Heavy lies the crown!

    It is wasteful to buy equipment this way, but less so than rebuilding industry every few decades. It also provides insurance against quickly deteriorating political situations. If you suddenly need as many submarines as you can build and as quickly as possible due to a war, it's far easier to expand existing production facilities with experienced personnel that can train new hires.
    As a proud Brit, I deeply apologise for the weaponising of American industry and all its consequences. Unfortunately we had no choice, as we were dealing at the time with a Tyrant. Regardless of what anybody says...Germans / Japanese fight just as bravely as any Russian, Brit, American, Indian etc the deciding factor in our war against Germany was production and logistics. Unfortunately in Piling the entire wealth of the British empire into arms production we collectively unleashed an unparalleled power. Which to this day has been ill at ease with its own might.... How do you say sorry and thank you at the same time?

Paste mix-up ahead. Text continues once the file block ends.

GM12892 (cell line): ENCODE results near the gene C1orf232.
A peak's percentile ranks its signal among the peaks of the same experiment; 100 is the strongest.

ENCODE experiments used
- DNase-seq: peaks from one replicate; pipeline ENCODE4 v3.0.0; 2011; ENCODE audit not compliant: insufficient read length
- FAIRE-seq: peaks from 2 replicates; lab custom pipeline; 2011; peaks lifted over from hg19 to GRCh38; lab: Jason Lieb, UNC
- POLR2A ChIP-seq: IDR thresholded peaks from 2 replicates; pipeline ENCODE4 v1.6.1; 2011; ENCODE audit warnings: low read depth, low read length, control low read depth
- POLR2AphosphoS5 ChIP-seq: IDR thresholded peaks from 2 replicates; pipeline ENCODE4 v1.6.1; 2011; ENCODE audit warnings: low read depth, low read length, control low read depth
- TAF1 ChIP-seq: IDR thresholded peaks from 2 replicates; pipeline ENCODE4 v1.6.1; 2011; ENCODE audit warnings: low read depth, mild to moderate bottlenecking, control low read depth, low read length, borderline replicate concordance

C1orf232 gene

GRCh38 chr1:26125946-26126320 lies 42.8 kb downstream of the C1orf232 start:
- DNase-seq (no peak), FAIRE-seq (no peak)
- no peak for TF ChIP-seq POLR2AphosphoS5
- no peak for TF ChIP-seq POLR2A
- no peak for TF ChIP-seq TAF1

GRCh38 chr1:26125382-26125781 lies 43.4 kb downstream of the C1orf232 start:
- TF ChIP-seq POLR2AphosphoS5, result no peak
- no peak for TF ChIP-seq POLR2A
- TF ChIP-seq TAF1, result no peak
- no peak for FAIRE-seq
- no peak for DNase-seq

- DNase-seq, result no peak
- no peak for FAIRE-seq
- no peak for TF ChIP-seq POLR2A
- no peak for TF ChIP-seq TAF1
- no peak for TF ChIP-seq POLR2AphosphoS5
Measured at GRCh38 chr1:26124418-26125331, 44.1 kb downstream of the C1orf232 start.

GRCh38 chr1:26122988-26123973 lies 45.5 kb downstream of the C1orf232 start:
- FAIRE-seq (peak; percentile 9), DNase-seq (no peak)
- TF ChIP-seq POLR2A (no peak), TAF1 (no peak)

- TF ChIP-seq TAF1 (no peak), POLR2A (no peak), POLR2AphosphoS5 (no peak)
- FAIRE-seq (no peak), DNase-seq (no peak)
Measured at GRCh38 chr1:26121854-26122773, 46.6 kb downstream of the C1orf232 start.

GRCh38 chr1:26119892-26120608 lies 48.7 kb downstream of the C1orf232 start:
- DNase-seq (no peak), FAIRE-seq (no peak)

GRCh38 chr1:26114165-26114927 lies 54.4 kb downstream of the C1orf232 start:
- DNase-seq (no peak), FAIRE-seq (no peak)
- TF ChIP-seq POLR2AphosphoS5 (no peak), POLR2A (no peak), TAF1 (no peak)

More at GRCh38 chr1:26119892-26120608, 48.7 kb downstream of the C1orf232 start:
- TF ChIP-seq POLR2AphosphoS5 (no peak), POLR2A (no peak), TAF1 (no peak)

Heavy lies the crown!
    Last edited by Toby; 10 Mar 17, at 23:09.